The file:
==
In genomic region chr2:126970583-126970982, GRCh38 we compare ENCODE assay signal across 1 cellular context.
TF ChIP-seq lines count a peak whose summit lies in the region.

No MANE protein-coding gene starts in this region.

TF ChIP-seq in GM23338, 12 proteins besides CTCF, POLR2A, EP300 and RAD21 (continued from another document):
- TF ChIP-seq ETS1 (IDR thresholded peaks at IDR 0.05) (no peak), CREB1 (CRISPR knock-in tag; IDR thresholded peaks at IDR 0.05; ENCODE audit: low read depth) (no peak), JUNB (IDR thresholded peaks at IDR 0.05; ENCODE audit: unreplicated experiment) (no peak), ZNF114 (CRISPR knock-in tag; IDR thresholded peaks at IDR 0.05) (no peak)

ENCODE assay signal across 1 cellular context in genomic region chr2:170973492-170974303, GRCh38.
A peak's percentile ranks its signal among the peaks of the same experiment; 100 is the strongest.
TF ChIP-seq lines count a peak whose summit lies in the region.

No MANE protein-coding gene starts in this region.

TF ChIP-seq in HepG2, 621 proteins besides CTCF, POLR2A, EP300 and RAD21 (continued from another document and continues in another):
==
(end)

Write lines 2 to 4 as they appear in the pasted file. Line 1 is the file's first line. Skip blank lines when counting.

TF ChIP-seq lines count a peak whose summit lies in the region.

No MANE protein-coding gene starts in this region.

TF ChIP-seq in GM23338, 12 proteins besides CTCF, POLR2A, EP300 and RAD21 (continued from another document):